“In the beginning God created the heaven and the earth.” Genesis 1:1

The creation myth of the Book of Genesis informs us that God is the Creator of the universe. This point is accepted by Christendom and is affirmed in the words of the Nicene Creed: “We believe in one God, the Father, the Almighty, maker of heaven and earth, of all that is seen and unseen.” Genesis is neither a scientific statement of creation nor a historical document, the author does not set out to make such statements or prove anything. He writes from a faith experience and makes a theological point, which says that every thing that exists has its origin in God. The cosmos depends upon God for its existence and sustenance. The creation is the work of God. It has purpose and did not happen by chance.

The writer of Genesis places man at the centre of creation. Man is the premium creature and has a unique place in the created order. Human beings do not and cannot exist on their own, they are dependent on God for their life and all that is needed to make life a meaningful experience. Paul writes “he himself gives to all men life and breath and everything” (Acts 17:25). When Paul saw the altar at Athens with the inscription “To the unknown god,” he spoke to the worshippers of the God who created the world and said to them, `In him we live and move and have our being'; as even some of your poets have said, `For we are indeed his offspring' (Acts 17:28).

The creation is a gift of love. The creation witnesses to God’s wisdom. “O Lord how manifold are thy works, in wisdom have you made them all.” At the creation God made man in his image and likeness and endowed him with reason and love. These two gifts are necessary for people to make a positive response to God’s love; we were made to serve God. We serve and honour the Creator by being a thankful people.

On this Thanksgiving Sunday we acknowledge our dependence on the Creator the source of life and being. It reminds us of our finite nature and the need for one greater than ourselves who is able to supply all that we need for our physical and spiritual lives. We thank God and worship Him, not out of fear but out of love. Thanksgiving Sunday recalls God’s love and graciousness for us in providing for our daily needs. Above all we thank God for sending Jesus Christ to be our Saviour and Redeemer.

This is a day of thankfulness. It is also a reminder that we should not take life for granted, all that we have come from God, not something that we deserve or merit, but God showers his gifts on us.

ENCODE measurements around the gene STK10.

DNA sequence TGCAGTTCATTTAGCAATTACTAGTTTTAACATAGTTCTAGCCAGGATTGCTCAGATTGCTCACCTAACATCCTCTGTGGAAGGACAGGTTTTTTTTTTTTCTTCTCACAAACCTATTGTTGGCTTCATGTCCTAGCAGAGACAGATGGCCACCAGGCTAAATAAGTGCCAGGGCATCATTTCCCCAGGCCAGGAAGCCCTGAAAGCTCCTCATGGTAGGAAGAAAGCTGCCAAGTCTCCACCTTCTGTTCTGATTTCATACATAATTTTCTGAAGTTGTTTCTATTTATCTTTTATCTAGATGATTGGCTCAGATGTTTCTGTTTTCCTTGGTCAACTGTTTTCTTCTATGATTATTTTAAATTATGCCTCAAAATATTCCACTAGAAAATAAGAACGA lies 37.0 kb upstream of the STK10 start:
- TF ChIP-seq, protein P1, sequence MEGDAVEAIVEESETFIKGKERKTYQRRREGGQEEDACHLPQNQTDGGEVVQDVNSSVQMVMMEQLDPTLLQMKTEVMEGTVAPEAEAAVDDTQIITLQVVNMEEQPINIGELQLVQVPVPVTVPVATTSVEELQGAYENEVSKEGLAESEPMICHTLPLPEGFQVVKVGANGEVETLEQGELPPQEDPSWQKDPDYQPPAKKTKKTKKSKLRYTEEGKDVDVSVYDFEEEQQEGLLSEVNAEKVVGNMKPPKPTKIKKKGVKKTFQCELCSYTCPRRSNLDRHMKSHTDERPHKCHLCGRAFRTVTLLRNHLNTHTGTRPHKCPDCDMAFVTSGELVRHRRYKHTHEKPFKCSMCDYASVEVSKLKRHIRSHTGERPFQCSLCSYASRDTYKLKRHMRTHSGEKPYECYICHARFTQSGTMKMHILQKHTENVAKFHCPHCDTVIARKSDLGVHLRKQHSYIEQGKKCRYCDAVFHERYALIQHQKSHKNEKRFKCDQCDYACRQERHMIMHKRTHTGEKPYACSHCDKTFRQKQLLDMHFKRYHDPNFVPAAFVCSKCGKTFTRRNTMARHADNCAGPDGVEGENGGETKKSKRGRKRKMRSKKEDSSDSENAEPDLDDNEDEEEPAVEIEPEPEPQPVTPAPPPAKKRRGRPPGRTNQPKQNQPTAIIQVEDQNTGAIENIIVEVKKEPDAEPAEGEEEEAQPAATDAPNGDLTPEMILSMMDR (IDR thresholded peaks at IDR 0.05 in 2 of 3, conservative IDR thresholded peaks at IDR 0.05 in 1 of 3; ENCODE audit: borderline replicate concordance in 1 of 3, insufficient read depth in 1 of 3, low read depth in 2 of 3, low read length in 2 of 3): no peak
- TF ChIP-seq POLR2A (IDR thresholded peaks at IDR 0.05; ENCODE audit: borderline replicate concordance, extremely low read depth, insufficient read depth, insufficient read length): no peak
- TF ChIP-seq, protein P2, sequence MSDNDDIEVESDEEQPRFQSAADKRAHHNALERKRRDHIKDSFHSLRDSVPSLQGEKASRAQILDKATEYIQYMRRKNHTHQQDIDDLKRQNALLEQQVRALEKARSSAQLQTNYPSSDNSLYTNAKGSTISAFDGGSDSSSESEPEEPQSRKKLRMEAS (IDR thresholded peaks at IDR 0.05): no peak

I would like o suggest that we see thanksgiving as an appreciation of our lives for what they are. Not just the good things of life but all the experiences that contribute to our total lives. This will help us to see blessing in a comprehensive manner, thanking God for all life’s experiences. Life is a blessing. For everything we meet in this life we can within the context of faith say ‘thank God’.

Thanksgiving is important because it teaches us contentment. We live in an environment that drives us to acquire more and more. There is a grab mentality, which fosters greed. We are not satisfied with what we have. Consumerism controls our lives, the magnet of materialism makes us restless and many people are discontented with life when there is no need to be discontented. This discontentment causes us to do foolish things: we work from morning to night without resting all in the name of making a dollar, in the process we destroy our bodies; some people undertake three and four jobs in a day; we exploit people and charge exorbitant fees for services rendered; we look for short cuts so as to make big profits and we act dishonestly in our business and professional dealings with people. Thankful people are contented with what they have however small it may be and they enjoy life without destroying their lives in the name of making a dollar or acquiring material things. Some times we kill ourselves fighting to make money to do this and do that, and after we have made the money some adversity comes and we cannot enjoy it. Somebody else enjoys it. Thankful people know where and when to draw the line.

Thankful people are not troubled by anxiety. “Therefore I tell you, do not worry about your life, what you will eat or what you will drink …. So do not worry about tomorrow, for tomorrow will bring worries of its own. Today’s trouble is enough for today.” Thankful people live one day at a time.

Our thankfulness is seen in the way we use our blessings. The thankful person uses his or her gifts to the glory of God and for the benefit of God’s people. Thankful people are not selfish; they are generous, merciful and compassionate. They are always willing to give and assist in wahtever way possible. Why” because they recognise that all their gifts come from God. Thankful people know that that nothing is mine, not even my life. Everything belongs to God. In this age when so much emphais is on self it might seem strange to many persons to promote the concept of thankfulness.

This morning we come to say thank you to God. We can never repay God for His goodness. However, the gift that we shall offer is symbolic of our gratitude and because of this, we offer him the widow’s mite, the best we can offer, to be used in His church for the purpose of ministry and witness.

         Count your blessing name them one by one and it will surprise you what the Lord has done. 

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